Here I am, self-proclaimed teller of motherly truths and I perpetuated a very damaging lie to brand new moms. I was not great, not fine. I was a mess and felt like I should not be trusted with this brand new baby. By the time S came around, I knew the baby would be fine, but I was again shocked, raw and frayed. In a moment, I could go from rapturous wonder at my new perfect baby, to despondently crying. My moods shifted on the slightest notions. I was fragile.

I had been told I’d be hormonal. And the few people who saw my emotional flare-ups reminded me that I was hormonal. But this was more, different. I had been hormonal before. Afterall, I just finished pregnancy. But pregnancy is different. It feels transient and thus less real. This felt permanent. I felt crazy. And I hid it.

Of course it was not permanent, and I was hormonal. Slowly my self emerged again, well, maybe a more tired shadow of my self. The fragility gave way to a new brand of strength. An ability to hold it all together, to move forward, to lead myself and my kids through each day no matter what presents itself: days of no sleep, weeks of colic, illness. This is the stuff that makes a mom a mom. It’s not something I could have predicted or had heard about. And even though I experienced it with L, I doubted it when S came along. But it did come back, reinforced and stronger.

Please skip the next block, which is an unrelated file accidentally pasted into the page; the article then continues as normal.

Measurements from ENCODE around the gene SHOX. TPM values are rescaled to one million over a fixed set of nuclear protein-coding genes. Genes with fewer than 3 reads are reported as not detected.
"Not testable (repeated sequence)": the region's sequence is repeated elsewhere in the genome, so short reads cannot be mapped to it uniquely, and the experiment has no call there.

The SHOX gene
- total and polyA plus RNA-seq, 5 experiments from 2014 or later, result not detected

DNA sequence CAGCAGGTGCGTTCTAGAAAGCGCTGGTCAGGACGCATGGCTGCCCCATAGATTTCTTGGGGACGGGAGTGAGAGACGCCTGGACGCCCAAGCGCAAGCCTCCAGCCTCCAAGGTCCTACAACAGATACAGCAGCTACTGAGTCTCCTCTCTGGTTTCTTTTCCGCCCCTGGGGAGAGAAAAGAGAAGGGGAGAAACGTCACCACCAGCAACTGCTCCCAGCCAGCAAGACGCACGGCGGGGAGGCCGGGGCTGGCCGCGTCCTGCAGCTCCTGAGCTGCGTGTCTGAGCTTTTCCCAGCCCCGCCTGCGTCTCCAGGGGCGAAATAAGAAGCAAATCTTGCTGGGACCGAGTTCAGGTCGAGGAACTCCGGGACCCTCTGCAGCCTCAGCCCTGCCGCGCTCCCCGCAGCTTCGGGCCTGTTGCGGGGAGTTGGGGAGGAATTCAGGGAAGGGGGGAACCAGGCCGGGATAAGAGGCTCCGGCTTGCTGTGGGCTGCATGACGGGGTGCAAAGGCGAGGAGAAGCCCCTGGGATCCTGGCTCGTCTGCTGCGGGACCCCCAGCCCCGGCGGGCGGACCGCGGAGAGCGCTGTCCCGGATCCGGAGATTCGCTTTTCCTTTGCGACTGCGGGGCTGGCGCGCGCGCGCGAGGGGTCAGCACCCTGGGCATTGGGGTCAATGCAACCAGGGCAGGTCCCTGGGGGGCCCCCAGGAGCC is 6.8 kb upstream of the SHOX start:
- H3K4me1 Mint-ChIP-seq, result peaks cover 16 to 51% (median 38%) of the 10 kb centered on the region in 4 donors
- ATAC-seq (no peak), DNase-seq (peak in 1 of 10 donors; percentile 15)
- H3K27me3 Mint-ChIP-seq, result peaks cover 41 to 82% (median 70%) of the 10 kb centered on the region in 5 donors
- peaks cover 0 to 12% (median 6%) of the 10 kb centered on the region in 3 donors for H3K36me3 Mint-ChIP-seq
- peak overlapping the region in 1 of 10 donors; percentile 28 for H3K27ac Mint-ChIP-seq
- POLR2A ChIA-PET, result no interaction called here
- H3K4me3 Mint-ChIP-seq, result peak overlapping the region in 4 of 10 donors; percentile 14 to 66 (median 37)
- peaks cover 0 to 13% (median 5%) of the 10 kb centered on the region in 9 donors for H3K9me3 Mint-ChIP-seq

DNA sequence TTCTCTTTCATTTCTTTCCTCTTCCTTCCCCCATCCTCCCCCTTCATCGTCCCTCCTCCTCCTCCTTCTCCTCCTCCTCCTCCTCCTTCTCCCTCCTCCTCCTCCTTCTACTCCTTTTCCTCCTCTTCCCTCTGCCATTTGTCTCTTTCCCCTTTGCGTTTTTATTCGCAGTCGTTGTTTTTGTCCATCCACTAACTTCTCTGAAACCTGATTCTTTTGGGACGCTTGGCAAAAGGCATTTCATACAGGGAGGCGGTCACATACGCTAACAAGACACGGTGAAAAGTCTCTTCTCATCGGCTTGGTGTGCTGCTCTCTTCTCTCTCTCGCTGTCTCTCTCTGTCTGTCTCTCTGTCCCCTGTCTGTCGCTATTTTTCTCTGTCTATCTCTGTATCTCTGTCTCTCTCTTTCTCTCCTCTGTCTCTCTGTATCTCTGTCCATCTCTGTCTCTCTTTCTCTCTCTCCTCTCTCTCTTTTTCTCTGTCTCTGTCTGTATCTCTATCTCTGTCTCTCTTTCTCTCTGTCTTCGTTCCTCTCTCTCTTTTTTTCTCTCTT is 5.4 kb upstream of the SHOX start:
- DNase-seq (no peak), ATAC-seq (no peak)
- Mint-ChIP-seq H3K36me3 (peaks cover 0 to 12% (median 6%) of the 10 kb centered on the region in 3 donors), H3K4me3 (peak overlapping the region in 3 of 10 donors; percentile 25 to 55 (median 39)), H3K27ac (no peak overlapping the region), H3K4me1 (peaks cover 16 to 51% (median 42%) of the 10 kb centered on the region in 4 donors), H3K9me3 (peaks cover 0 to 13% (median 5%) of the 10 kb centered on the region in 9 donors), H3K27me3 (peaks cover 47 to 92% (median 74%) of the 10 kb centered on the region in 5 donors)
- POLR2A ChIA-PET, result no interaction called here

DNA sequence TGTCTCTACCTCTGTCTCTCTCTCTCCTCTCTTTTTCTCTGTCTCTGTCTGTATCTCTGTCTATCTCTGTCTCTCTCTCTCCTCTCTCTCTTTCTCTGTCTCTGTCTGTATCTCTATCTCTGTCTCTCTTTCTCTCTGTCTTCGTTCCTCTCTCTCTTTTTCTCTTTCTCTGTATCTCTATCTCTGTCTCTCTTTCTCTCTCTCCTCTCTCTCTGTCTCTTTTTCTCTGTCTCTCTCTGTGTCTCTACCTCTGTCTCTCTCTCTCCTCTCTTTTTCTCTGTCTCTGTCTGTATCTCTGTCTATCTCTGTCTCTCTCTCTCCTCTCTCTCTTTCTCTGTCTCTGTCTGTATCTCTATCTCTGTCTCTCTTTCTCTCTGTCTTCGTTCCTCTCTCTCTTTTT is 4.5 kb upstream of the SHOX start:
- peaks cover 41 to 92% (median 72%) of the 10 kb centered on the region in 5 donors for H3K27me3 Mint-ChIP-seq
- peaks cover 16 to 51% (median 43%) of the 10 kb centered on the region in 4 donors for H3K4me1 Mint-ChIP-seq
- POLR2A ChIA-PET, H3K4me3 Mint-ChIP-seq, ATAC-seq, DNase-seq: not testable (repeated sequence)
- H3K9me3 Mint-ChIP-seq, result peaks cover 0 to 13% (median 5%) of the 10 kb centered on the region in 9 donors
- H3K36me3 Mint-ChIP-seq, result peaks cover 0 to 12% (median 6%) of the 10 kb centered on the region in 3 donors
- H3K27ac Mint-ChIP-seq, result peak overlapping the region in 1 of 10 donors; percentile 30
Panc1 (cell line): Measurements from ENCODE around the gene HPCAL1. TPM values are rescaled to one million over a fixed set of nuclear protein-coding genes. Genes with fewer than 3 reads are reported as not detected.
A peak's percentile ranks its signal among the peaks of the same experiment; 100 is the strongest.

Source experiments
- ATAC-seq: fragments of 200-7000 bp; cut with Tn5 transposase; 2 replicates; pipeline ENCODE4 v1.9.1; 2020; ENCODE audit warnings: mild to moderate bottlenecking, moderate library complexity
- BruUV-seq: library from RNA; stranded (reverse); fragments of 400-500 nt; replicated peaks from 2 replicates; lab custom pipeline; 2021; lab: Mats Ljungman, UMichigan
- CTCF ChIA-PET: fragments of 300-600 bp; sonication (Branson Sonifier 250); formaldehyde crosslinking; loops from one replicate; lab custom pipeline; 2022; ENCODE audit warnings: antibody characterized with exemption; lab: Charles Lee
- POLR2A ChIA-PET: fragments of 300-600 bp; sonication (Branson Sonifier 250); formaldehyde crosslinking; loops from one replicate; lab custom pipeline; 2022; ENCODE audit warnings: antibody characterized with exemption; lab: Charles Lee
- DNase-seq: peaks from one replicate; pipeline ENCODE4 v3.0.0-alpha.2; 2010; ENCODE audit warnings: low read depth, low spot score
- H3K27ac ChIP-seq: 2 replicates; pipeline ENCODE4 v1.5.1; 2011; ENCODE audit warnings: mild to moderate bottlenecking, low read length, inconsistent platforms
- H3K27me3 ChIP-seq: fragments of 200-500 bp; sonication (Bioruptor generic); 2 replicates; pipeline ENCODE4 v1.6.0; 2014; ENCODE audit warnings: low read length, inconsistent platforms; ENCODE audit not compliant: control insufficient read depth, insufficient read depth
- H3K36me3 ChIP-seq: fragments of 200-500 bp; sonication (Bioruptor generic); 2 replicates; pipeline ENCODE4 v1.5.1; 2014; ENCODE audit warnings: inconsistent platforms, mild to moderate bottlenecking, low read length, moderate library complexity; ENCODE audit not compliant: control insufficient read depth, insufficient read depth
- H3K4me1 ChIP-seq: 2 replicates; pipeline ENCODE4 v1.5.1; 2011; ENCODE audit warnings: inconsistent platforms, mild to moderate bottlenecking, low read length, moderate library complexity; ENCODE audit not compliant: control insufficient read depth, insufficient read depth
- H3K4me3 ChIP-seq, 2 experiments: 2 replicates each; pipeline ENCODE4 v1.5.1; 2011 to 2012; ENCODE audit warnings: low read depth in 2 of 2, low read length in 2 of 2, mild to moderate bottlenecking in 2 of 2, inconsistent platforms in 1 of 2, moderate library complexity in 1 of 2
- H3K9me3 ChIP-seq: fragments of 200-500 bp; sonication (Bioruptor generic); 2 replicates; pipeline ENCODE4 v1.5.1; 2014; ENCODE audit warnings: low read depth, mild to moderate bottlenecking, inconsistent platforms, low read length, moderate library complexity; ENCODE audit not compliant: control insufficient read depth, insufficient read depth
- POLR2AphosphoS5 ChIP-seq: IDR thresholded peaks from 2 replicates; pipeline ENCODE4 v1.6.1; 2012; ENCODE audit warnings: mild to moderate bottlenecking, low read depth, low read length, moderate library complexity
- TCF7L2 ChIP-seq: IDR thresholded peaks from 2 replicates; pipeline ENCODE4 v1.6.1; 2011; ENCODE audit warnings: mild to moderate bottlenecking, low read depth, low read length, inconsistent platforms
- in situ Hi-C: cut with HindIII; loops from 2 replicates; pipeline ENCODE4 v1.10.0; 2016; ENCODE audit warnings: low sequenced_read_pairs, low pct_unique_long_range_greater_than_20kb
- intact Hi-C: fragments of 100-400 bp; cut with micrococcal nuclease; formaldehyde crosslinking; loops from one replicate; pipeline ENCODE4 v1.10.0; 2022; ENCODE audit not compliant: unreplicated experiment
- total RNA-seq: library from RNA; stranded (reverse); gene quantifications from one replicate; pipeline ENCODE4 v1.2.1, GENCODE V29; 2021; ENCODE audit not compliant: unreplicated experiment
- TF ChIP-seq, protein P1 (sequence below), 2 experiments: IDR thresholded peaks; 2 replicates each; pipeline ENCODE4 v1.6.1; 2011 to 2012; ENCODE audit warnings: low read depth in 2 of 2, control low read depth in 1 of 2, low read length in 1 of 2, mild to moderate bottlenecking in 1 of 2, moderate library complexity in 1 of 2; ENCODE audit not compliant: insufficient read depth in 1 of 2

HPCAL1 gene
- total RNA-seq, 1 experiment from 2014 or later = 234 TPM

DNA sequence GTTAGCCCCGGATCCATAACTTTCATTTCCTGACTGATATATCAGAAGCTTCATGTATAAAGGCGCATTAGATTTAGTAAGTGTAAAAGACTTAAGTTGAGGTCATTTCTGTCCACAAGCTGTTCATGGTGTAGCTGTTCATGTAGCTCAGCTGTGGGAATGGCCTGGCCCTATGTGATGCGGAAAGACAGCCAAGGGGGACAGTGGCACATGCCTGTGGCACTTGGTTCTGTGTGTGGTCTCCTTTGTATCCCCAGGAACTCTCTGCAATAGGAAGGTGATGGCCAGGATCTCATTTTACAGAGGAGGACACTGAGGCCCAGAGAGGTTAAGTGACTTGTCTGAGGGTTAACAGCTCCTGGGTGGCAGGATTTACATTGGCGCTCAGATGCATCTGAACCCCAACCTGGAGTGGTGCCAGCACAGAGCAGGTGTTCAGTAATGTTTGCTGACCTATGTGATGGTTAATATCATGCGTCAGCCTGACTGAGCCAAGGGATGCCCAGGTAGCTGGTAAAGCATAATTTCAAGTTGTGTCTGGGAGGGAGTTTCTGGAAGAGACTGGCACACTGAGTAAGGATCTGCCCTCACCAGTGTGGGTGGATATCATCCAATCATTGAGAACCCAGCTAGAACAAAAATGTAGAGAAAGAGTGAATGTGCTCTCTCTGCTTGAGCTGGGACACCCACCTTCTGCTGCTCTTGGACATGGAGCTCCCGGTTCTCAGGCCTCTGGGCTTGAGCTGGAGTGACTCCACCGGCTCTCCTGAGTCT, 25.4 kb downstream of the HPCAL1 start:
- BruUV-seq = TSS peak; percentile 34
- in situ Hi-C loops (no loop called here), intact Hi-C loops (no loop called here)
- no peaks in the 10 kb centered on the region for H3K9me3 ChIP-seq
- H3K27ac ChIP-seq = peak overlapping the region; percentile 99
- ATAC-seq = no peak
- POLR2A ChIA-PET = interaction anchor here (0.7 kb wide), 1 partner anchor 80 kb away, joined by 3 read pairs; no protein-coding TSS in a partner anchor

I’m certainly not saying that my life is without challenges and I’m without days when I feel harried, emotional, and like I can’t possibly take another minute. But it passes and I do take another minute. And another after that. I don’t really know what the purpose of this post is. It kept me up until 1:30 AM writing itself in my head. Maybe I just need to publicly acknowledge that I lied to everyone when I first had my babies.

I have a few friends who are expecting their first baby and I hope they read this. It’s just my own experience, but in case you’re feeling fragile in the days and weeks immediately postpartum, know that you’re not alone, you’re not a bad mother, you’re not crazy, and that you will come out on the other end as a bona-fide mom. If you need help, ask for it. And if any twit tells you anything stupid like “it only gets harder from here,” or dismisses your overwrought anxiety, you can punch them in the face and blame your hormones.